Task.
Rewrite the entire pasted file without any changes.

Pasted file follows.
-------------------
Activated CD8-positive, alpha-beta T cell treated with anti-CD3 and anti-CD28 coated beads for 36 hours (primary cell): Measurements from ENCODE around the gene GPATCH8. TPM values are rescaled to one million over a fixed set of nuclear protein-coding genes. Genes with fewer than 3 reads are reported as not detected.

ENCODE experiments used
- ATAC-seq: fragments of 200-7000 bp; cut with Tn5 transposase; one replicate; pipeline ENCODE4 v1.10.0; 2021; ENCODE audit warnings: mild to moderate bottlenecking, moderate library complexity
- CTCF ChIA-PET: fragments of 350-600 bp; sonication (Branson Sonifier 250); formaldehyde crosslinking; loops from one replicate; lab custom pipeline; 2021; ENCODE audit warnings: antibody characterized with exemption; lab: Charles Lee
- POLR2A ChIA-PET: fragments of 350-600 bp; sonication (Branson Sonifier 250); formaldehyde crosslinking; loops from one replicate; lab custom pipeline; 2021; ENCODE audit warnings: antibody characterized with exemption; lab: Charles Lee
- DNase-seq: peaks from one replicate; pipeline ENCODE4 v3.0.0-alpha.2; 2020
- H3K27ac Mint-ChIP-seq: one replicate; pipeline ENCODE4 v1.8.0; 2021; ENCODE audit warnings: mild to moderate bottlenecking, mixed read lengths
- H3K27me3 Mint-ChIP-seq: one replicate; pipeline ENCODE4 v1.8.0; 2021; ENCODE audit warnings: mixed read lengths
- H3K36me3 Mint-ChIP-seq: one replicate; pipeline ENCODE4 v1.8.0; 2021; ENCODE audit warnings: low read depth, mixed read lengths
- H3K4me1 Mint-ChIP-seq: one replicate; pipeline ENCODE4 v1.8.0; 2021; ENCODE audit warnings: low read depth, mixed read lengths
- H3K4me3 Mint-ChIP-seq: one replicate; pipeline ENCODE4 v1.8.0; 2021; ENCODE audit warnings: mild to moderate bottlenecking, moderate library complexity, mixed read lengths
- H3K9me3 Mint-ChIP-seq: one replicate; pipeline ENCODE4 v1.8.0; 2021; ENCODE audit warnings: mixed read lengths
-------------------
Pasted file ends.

Activated CD8-positive, alpha-beta T cell treated with anti-CD3 and anti-CD28 coated beads for 36 hours (primary cell): Measurements from ENCODE around the gene GPATCH8. TPM values are rescaled to one million over a fixed set of nuclear protein-coding genes. Genes with fewer than 3 reads are reported as not detected.

ENCODE experiments used
- ATAC-seq: fragments of 200-7000 bp; cut with Tn5 transposase; one replicate; pipeline ENCODE4 v1.10.0; 2021; ENCODE audit warnings: mild to moderate bottlenecking, moderate library complexity
- CTCF ChIA-PET: fragments of 350-600 bp; sonication (Branson Sonifier 250); formaldehyde crosslinking; loops from one replicate; lab custom pipeline; 2021; ENCODE audit warnings: antibody characterized with exemption; lab: Charles Lee
- POLR2A ChIA-PET: fragments of 350-600 bp; sonication (Branson Sonifier 250); formaldehyde crosslinking; loops from one replicate; lab custom pipeline; 2021; ENCODE audit warnings: antibody characterized with exemption; lab: Charles Lee
- DNase-seq: peaks from one replicate; pipeline ENCODE4 v3.0.0-alpha.2; 2020
- H3K27ac Mint-ChIP-seq: one replicate; pipeline ENCODE4 v1.8.0; 2021; ENCODE audit warnings: mild to moderate bottlenecking, mixed read lengths
- H3K27me3 Mint-ChIP-seq: one replicate; pipeline ENCODE4 v1.8.0; 2021; ENCODE audit warnings: mixed read lengths
- H3K36me3 Mint-ChIP-seq: one replicate; pipeline ENCODE4 v1.8.0; 2021; ENCODE audit warnings: low read depth, mixed read lengths
- H3K4me1 Mint-ChIP-seq: one replicate; pipeline ENCODE4 v1.8.0; 2021; ENCODE audit warnings: low read depth, mixed read lengths
- H3K4me3 Mint-ChIP-seq: one replicate; pipeline ENCODE4 v1.8.0; 2021; ENCODE audit warnings: mild to moderate bottlenecking, moderate library complexity, mixed read lengths
- H3K9me3 Mint-ChIP-seq: one replicate; pipeline ENCODE4 v1.8.0; 2021; ENCODE audit warnings: mixed read lengths